In times of recession, millions more Americans may be forced to rely on the nation’s food assistance programs (mostly SNAP, which is still referred to as food stamps) and Unemployment Insurance (UI) in order to maintain health, housing, and ties to the labor market. Yet even in robust economic times, many individuals and families with low incomes or who lose jobs are forced to rely on the same safety net programs.
Here are the numbers. During the Great Recession, the number of UI recipients doubled from 10 million before the recession to 20 million, and the number receiving benefits through SNAP ballooned from 20 million before the recession to 50 million.
Three books from the Upjohn Press (two new) examine these programs, specifically the Supplemental Nutrition Assistance Program and UI, and offer insights on the history, evolution, workings, complementarity, and their current operating state. They look at how SNAP rules can discourage enrollment and reenrollment in the program, how the programs interact—particularly the interaction during the Great Recession—and how earnings volatility impacts usage of SNAP.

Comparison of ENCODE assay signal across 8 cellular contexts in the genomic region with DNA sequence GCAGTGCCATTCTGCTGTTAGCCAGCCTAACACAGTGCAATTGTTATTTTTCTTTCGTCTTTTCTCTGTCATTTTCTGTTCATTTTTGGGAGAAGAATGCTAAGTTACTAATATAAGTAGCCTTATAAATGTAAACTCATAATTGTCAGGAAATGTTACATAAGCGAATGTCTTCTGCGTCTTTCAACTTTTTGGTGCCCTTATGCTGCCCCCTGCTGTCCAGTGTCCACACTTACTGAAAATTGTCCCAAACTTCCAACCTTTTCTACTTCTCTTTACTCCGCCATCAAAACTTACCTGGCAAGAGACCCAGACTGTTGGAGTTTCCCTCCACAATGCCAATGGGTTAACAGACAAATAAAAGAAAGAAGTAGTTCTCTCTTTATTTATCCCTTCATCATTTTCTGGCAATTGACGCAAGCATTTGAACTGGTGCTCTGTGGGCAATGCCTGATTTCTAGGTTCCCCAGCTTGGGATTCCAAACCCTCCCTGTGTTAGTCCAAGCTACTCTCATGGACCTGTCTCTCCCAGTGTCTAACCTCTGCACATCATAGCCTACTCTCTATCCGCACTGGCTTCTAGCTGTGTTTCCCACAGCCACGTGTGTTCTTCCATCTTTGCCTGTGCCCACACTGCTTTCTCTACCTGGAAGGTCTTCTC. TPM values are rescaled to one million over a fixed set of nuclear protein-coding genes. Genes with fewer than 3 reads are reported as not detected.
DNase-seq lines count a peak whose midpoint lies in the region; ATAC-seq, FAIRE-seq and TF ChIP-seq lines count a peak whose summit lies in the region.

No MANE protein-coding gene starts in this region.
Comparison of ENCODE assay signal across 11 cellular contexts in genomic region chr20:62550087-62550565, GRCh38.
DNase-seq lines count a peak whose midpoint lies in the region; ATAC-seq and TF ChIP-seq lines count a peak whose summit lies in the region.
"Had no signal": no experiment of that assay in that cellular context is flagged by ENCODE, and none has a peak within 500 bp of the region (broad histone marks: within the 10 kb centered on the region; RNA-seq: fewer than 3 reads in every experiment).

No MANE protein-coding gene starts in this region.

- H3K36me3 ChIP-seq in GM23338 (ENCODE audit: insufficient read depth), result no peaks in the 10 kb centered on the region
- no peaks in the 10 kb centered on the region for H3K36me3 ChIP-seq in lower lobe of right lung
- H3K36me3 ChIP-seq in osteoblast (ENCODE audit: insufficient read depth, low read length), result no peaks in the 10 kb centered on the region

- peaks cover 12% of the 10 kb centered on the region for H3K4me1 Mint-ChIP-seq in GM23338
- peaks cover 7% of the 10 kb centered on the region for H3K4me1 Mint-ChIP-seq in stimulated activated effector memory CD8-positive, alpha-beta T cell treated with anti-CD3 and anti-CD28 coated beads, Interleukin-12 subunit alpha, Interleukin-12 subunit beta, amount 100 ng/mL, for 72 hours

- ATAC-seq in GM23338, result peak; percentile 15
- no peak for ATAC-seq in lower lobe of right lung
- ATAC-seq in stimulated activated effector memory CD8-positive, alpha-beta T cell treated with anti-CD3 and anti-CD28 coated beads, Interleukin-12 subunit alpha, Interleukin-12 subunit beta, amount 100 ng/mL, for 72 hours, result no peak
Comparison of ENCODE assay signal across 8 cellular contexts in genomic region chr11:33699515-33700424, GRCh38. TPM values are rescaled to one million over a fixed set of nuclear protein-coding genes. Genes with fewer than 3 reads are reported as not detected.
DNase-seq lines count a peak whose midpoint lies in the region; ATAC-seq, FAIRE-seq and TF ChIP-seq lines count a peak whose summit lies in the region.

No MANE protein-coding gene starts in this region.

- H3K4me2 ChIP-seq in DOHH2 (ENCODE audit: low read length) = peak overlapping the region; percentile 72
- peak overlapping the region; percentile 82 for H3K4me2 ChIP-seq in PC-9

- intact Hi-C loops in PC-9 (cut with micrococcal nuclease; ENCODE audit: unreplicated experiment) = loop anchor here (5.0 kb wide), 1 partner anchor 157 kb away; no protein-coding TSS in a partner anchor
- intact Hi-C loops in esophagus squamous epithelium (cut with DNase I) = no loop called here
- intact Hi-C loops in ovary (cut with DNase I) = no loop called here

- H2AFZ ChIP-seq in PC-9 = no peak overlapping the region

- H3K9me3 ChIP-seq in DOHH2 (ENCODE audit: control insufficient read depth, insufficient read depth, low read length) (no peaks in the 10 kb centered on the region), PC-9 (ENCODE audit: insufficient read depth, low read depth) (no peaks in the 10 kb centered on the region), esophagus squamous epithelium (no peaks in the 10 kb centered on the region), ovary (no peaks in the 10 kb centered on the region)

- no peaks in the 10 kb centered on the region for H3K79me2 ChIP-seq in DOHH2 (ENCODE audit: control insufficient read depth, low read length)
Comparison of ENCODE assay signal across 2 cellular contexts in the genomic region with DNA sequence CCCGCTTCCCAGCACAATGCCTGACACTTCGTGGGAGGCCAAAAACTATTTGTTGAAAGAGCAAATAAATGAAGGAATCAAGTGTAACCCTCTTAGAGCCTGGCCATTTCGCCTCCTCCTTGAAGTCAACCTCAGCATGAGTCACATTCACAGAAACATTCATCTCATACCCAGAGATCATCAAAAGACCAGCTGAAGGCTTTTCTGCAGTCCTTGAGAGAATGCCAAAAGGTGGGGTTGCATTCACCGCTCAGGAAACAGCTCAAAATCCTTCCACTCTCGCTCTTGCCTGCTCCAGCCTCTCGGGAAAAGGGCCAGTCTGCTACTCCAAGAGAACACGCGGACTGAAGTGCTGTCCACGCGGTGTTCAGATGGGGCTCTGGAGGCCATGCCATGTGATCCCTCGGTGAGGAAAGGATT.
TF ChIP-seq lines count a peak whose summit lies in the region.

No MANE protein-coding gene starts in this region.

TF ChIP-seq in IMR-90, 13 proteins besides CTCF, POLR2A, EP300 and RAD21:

Strengths of the Social Safety Net in the Great Recession: Supplemental Nutrition Assistance and Unemployment Insurance, Christopher J. O’Leary, David Stevens, Stephen A. Wandner, and Michael Wiseman, editors (open access)
Food Stamps and the Working Poor, by Peter Mueser, David Ribar, and Erdal Tekin (read the introductory chapter)
Income Volatility and Food Assistance in the United States, Dean Jolliffe and James P. Ziliak, editors (open access)